A sexual revolution, like a political resolution, goes through unexpected change between rebellion and triumph. Consider the two big political explosions among women in the previous century. We're still counting the collateral damage, along with a victory or two.
First came the suffragettes, who fought bravely until they finally won the right to vote. They first voted like their husbands, but over the years, men and women established differences in the voting booth. And then came the feminist revolution. Now one party is popularly called among pundits and political scientists "the Mommy Party" and the other "the Daddy Party." Lots of exceptions, of course, and we see now that ne'er the twain shall meet.
Whether the political preferences and instincts that separate men from women — particularly after the sun goes down — run to individual cases is another story.
In the '60s, the decade that ignited so many of the revolutions good and bad that beset us today, women first sought equality in the workplace, an evolving goal. And their success was so radical that women now outnumber men in law schools, dental schools and medical schools, among other places. Successful women in the higher ranks of the economy tugged the equality issue out of the bedroom and into the boardroom.
But the feminists eventually discovered that there was an iceberg the size of a man's wandering hand lurking just out of sight, and soon, powerful Hollywood producers, television gabbers, Wall Street tycoons and giants of the media all went down like the Titanic, leaving a lot of flotsam and jetsam in their wake. We're just now aware that there's a job ahead, a rasp erasing rough male edges.
In lively feminist discussions in the heat of revolution, the idea thrives that women are inherently morally superior to men. This super morality was originally based on a woman's unique ability to bear children, and to be more nurturing, more compassionate, more understanding and appreciative of the tender years when a family begins to take shape. Only a little lady with smarts and determination could tame the testosterone-crazed beast and tease it into a creature that wants to be a better man, a better father, a better husband.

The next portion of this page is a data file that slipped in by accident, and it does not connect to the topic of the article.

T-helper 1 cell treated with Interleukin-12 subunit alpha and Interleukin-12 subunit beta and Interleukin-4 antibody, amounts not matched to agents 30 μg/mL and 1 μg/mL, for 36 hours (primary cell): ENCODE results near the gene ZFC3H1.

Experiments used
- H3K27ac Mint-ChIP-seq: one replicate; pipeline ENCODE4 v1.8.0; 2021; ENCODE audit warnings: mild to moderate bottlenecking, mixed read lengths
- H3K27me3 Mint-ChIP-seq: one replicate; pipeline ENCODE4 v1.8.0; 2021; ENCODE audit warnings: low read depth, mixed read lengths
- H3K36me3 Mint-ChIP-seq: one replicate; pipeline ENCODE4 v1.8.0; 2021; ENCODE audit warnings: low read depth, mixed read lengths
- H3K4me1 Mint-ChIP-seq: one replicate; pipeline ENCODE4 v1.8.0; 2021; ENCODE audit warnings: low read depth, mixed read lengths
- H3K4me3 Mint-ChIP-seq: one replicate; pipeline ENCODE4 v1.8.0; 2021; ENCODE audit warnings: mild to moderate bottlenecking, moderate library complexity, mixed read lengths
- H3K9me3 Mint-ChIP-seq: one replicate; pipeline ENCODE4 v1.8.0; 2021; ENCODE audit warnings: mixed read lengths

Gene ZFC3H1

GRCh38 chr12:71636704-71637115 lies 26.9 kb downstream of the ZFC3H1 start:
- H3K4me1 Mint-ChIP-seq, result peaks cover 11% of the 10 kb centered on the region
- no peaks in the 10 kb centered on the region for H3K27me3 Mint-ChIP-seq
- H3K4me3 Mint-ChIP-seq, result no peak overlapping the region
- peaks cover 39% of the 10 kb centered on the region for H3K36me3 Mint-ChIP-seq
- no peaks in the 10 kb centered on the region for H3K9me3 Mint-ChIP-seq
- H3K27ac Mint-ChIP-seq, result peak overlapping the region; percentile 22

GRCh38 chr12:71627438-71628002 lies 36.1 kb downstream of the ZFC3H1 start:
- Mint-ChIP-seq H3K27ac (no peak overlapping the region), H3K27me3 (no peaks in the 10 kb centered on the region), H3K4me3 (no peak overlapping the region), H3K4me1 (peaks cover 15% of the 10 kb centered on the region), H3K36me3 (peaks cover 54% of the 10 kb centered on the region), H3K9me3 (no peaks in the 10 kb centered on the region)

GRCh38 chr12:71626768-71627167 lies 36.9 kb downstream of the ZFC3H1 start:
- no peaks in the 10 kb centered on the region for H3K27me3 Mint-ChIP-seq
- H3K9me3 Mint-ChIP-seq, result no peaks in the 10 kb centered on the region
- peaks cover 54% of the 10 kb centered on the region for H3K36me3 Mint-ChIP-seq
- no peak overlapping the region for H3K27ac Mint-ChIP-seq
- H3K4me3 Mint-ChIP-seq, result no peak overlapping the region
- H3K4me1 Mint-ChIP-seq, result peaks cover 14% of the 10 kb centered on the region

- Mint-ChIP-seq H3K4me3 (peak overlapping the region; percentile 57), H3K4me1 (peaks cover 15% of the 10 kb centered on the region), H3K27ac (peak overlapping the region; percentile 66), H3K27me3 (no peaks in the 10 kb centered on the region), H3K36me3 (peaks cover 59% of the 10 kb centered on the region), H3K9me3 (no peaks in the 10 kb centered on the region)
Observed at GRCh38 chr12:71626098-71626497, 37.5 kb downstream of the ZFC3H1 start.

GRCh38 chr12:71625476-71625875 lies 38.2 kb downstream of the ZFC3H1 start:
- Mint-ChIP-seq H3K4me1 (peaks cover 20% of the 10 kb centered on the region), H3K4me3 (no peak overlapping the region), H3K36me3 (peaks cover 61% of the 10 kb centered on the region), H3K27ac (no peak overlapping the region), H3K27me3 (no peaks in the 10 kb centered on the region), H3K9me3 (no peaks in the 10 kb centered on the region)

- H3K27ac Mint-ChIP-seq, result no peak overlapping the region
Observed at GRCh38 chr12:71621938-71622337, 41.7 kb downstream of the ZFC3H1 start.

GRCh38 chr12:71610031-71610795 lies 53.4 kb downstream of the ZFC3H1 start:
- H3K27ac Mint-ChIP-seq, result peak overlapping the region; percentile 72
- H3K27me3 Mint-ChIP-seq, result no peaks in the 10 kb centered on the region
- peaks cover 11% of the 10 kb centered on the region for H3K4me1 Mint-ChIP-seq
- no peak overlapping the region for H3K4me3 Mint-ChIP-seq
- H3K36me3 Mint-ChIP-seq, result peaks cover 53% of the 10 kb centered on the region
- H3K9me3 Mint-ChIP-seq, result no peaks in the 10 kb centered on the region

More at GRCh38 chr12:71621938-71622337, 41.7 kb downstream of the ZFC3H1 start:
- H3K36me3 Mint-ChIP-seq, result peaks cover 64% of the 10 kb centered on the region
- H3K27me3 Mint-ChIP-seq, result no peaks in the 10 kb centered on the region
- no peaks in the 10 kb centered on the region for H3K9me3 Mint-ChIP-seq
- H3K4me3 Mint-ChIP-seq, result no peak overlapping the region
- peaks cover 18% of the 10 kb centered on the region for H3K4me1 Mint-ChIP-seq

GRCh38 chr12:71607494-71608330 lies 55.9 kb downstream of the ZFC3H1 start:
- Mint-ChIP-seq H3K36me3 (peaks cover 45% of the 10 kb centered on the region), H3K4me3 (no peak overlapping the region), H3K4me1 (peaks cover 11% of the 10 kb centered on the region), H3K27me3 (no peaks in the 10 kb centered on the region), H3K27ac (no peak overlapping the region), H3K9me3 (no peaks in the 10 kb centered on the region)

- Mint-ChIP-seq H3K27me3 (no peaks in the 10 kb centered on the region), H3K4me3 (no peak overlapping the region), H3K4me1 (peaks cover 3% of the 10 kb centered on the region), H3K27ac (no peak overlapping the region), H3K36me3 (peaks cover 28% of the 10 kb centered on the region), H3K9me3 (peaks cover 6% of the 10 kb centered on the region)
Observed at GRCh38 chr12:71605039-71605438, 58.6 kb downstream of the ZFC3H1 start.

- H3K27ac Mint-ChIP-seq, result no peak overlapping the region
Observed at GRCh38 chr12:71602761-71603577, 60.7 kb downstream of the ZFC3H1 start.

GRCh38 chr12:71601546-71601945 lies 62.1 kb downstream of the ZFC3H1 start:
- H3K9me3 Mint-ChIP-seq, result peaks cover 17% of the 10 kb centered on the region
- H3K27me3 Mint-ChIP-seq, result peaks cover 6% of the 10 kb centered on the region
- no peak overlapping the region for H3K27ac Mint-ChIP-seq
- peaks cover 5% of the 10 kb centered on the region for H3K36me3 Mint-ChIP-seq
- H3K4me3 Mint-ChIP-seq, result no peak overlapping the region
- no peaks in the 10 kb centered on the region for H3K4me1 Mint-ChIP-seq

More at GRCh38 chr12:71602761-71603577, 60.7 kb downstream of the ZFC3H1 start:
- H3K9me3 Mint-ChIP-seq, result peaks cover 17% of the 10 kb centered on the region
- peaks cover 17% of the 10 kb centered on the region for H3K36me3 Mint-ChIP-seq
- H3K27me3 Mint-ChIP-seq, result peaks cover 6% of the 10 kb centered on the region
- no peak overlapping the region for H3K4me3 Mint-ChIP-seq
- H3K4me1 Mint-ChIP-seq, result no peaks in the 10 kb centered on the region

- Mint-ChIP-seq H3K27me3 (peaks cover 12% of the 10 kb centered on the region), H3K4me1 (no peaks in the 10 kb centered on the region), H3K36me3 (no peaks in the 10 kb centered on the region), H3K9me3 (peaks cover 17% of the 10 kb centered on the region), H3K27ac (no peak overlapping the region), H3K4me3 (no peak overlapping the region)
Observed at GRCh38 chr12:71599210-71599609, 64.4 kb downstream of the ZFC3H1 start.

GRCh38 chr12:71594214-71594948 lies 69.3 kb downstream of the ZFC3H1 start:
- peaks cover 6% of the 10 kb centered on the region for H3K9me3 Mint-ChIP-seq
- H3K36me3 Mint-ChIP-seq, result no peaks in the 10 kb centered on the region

But when women got to the office and the boardroom, they discovered they needed different skills to achieve different kinds of success and be a match for any man: aggressiveness, not tenderness or compassion; and brisk action, not kindly concern.
This led to politics and, inevitably, to Congress. The new House of Representatives bristles with a record number of women and blacks (People of Estrogen and People of Color, you might say). Some of them, like the general population, don't know very much about the art of governing.
The Democratic legion is still smarting from the fury over remarks by one of the frosh, Rep. Rashida Tlaib of Michigan, who set out on the eve of her inauguration to demonstrate how a woman can be as coarse as a man, shouting to her crowd, "we're going to impeach the motherf——-!" In addition to being a likely empty promise, since the House can propose but the Senate can dispose, an impeachment without a conviction is like a harasser without a maiden.
Mark Twain, regarded as the greatest social critic of all and a connoisseur of proper swearing — or cussin', as it was called on the Mississippi River where he first observed it — never imagined that a woman would attempt to learn how to do it. He certainly understood that the f-word in any configuration is not in the inventory of a gentleman, or even of a roustabout casting off all lines at Memphis. He understood the difference between vulgarity and blasphemy and insisted that done properly, cussin' can be accomplished with delicacy and dignity. There's nothing dignified or delicate about a woman using garish, sexist language in the presence of children, particularly her own. "Let us swear while we may," he once observed, "for in Heaven it will not be allowed."
The shouts and hosannas of feminist pundits who rained down on Tlaib in the wake of her vulgarity celebrated not so much what she said as her boldness and bravery for saying it. But vulgarity is hardly bold or brave in modern culture. "Good authors, too, who once knew better words/ now use only four-letter words./ Writing prose/ anything goes," wrote Cole Porter, whose lyrics defined wit and sophistication on Broadway of the previous century.
Taste and propriety will, of course, survive. The gift and promise of language is that it always has. Besides, as Mark Twain observed, "it's no harm to be an ass, if one is content to bray and not kick."
Write to Suzanne Fields at [email protected] Suzanne Fields is currently working on a book that will revisit John Milton's "Paradise Lost." To find out more about Suzanne Fields and read her past columns, visit the Creators webpage at www.creators.com.